the main character would have similar "stump the band" conversations with a friend on her way to her apartment.

#202 ::: Paula Lieberman ::: (view all by) ::: October 20, 2011, 02:22 PM:

#158 nerdy

The local B&N has been getting multiple copies of books in -weeks- after the release date (the specific example of Cast in Ruin, by Michelle Sagara--no copies for a month, then seven or eight of them a month AFTER publication?? ....)

Meanwhile, on display in on the first floor in the New Books section near the up escalator, is a plethora of books by one of the Fux slime... grrrrr.....

The store expanded its teen paranormal section to half the size of the adult romance section, which is about half the size of the adult SF/F including media tie-in books, section, some weeks back. The romance section is half the size it was a couple years ago, the SFF section is probably about the same size as it was. Teen paranormal didn't its own space until earlier this year when all sorts of things moved around.

I was in the store Tuesday and the notation on the computer display for the new Laura Anne Gilman book was "check with bookseller" or some such, it was not showing as in inventory in the store.

#166 Bruce
Have you considered crating the dog?

#176 Nancy
Some of Madoff's most prominent victims were Jewish charities and Jews.

#203 ::: albatross ::: (view all by) ::: October 20, 2011, 02:32 PM:

Xopher: Mary Tyler Moore? That's a line from the opening theme from at least season two (I found a Youtube video of it). I would bet a fair bit of money that it has been two decades at least since the last time I saw that opening, and yet I remembered this. The human brain is just flipping weird.

#204 ::: Paulal Lieberman ::: (view all by) ::: October 20, 2011, 02:37 PM:

# 197 j h

Consider Sens Paul and DeMint's most recent legislative initiatives, which include:

from e.g.


SA 773. Mr. DeMINT submitted an amendment intended to be proposed by

[Page: S6611] GPO's PDF

him to the bill H.R. 2112, making appropriations for Agriculture, Rural Development, Food and Drug Administration, and Related Agencies programs for the fiscal year ending September 30, 2012, and for other purposes; which was ordered to lie on the table; as follows:

At the appropriate place, insert the following:


The Dodd-Frank Wall Street Reform and Consumer Protection Act (Public Law 111-203) is repealed, and the provisions of law amended by such Act are revived or restored as if such Act had not been enacted.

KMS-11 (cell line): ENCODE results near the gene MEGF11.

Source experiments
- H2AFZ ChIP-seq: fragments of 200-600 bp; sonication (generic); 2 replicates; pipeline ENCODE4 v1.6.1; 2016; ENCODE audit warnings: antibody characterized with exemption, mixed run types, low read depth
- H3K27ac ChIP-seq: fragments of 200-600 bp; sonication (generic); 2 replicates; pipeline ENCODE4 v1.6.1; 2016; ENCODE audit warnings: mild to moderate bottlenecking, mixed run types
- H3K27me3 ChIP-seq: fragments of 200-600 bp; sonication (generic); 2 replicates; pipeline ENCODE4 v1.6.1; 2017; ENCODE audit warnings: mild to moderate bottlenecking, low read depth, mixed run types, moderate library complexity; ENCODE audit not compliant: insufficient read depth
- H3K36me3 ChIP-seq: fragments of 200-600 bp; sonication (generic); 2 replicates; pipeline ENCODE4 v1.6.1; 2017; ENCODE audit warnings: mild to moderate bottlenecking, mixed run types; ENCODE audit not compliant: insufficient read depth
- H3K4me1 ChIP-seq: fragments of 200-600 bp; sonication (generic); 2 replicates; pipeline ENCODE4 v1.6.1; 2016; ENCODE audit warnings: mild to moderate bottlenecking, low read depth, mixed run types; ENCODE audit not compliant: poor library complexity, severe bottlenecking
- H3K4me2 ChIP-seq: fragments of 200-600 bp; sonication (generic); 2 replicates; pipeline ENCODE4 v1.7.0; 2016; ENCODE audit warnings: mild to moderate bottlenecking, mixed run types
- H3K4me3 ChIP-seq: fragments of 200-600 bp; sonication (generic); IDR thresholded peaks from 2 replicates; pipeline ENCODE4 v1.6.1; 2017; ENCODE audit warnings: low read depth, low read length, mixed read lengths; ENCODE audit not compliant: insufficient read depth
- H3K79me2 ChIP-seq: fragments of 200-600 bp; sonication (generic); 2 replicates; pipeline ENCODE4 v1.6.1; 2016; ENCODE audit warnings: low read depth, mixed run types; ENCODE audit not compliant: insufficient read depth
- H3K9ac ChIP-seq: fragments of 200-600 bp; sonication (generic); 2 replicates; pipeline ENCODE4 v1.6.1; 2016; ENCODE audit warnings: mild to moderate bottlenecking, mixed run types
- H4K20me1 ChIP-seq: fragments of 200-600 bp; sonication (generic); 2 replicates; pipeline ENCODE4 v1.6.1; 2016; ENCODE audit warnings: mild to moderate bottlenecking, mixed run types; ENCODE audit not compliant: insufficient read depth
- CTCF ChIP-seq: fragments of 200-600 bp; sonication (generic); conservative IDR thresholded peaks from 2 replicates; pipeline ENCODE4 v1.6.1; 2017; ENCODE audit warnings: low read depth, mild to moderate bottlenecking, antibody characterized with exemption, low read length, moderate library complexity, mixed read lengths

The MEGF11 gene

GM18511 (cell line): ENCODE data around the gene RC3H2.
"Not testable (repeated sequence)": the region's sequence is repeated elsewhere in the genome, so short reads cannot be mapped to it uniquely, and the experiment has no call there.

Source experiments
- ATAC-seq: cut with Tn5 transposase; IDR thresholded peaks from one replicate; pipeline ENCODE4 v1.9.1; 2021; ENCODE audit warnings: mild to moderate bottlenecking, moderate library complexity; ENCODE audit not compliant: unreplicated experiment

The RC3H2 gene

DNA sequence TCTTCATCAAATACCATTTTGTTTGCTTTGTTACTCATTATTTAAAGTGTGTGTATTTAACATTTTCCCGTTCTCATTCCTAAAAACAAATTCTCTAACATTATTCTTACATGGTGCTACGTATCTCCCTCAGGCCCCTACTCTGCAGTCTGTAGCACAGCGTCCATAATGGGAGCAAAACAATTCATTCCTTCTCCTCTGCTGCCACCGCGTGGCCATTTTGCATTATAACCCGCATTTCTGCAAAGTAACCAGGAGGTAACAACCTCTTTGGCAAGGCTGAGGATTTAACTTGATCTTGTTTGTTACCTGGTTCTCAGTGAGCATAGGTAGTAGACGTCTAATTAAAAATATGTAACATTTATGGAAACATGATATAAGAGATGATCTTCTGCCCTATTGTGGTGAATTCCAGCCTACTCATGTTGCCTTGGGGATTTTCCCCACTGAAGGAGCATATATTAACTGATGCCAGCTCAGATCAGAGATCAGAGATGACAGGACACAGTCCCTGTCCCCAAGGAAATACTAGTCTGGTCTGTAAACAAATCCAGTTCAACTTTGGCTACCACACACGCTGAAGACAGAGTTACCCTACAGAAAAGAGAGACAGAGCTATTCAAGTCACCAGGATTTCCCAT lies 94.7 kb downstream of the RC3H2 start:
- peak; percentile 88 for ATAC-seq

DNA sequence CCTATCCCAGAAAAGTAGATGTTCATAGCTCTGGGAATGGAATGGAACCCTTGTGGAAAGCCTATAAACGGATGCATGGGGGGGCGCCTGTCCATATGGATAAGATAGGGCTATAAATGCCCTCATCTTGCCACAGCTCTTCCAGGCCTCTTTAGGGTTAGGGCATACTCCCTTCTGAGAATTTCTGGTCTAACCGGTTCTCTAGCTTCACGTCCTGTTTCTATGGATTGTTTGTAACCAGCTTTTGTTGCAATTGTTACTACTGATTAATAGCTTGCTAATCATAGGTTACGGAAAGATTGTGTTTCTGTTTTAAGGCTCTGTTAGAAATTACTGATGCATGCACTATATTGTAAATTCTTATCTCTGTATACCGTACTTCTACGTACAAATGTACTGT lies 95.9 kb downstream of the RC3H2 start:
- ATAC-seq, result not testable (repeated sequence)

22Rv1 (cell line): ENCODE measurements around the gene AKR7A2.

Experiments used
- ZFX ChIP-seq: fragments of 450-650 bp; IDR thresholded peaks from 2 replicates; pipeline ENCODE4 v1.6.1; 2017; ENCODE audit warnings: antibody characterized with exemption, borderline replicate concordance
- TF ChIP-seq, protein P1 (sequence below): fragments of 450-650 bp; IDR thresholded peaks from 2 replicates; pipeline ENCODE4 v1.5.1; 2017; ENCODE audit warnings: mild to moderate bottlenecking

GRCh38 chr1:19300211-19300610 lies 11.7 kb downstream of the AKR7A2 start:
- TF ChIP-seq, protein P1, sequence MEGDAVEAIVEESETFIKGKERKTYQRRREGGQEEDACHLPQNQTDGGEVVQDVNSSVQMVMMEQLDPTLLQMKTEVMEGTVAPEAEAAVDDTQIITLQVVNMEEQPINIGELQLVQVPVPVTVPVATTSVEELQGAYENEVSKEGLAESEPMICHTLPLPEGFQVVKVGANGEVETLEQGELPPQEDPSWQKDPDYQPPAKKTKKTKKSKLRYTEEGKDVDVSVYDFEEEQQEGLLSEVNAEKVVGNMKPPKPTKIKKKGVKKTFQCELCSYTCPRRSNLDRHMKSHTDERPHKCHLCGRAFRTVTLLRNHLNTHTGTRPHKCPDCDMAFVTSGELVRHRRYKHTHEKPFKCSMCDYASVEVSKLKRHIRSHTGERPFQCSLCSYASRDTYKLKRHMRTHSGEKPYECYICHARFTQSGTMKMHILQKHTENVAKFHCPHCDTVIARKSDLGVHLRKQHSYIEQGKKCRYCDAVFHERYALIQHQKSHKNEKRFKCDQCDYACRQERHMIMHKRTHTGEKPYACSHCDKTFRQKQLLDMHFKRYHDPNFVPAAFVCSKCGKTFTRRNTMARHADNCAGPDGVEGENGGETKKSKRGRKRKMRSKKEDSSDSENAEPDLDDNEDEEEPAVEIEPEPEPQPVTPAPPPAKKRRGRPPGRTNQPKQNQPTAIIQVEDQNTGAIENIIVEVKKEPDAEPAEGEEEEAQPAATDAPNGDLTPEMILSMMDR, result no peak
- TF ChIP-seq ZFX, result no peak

SA 768. Mr. DeMINT submitted an amendment intended to be proposed by him to the bill H.R. 2112, making appropriations for Agriculture, Rural Development, Food and Drug Administration, and Related Agencies programs for the fiscal year ending September 30, 2012, and for other purposes; which was ordered to lie on the table; as follows:

At the appropriate place, insert the following:

Sec. __. None of the funds made available by this Act may be used for mifepristone, commonly known as RU-486.

SA 774. Mr. DeMINT (for himself and Mr. Vitter) submitted an amendment intended to be proposed by him to the bill H.R. 2112, making appropriations for Agriculture, Rural Development, Food and Drug Administration, and Related Agencies programs for the fiscal year ending September 30, 2012, and for other purposes; which was ordered to lie on the table; as follows:

At the appropriate place, insert the following:


The United States Executive Director of the International Monetary Fund shall use the voice and vote of the United States to oppose--

(1) the use of any funds that include any contributions from the United States to the Fund for the European Financial Stability Facility;

(2) any additional funding provided by the Fund for any program related to the Facility; and

(3) any increase in the authority of the Fund that may be used to provide support for the Facility or any such program.

SA 777. Mr. PAUL (for himself and Mr. DeMint) submitted an amendment intended to be proposed by him to the bill H.R. 2112, making appropriations for Agriculture, Rural Development, Food and Drug Administration, and Related Agencies programs for the fiscal year ending September 30, 2012, and for other purposes; which was ordered to lie on the table; as follows:

At the appropriate place, insert the following:

Sec. __. None of the funds made available by this Act may be used to implement the FDA Food Safety Modernization Act (Public Law 111-353) (or any amendment made by such Act).

SA 778. Mr. PAUL (for himself and Mr. DeMint) submitted an amendment intended to be proposed to amendment SA 738 proposed by Mr. Inouye to the bill H.R. 2112, making appropriations for Agriculture, Rural Development, Food and Drug Administration, and Related Agencies programs for the fiscal year ending September 30, 2012, and for other purposes; which was ordered to lie on the table; as follows:

On page 83, between lines 20 and 21, insert the following:

Sec. X. None of the funds made available by this Act to the Food and Drug Administration may be used for the purchase of weapons or ammunition to be used in enforcement activities, including raids.

Those are samples of a few of the riders DeMint and Paul and their ilk are attempting to "amend" the bill with, many of them completely UNrelated to the contents of the body of the bill itself, they are trying to stuff it full of their mean-spirited, narrow-minding, misogynistic, "Gospel so cold it would freeze up the joy in your heart" intolerant bigoted ideology....

DeMint went above the radar yesterday when the interpretation of one of his amendments--the RU-486 one of the ones I read looks the most likely--is that it would ban telemedicine advising women about abortions.... which confused me until I ran across

Separate Internet, Video-Conferencing, and Phone Systems for Abortion?
Blog for Choice
on June 17, 2011 9:25 AM |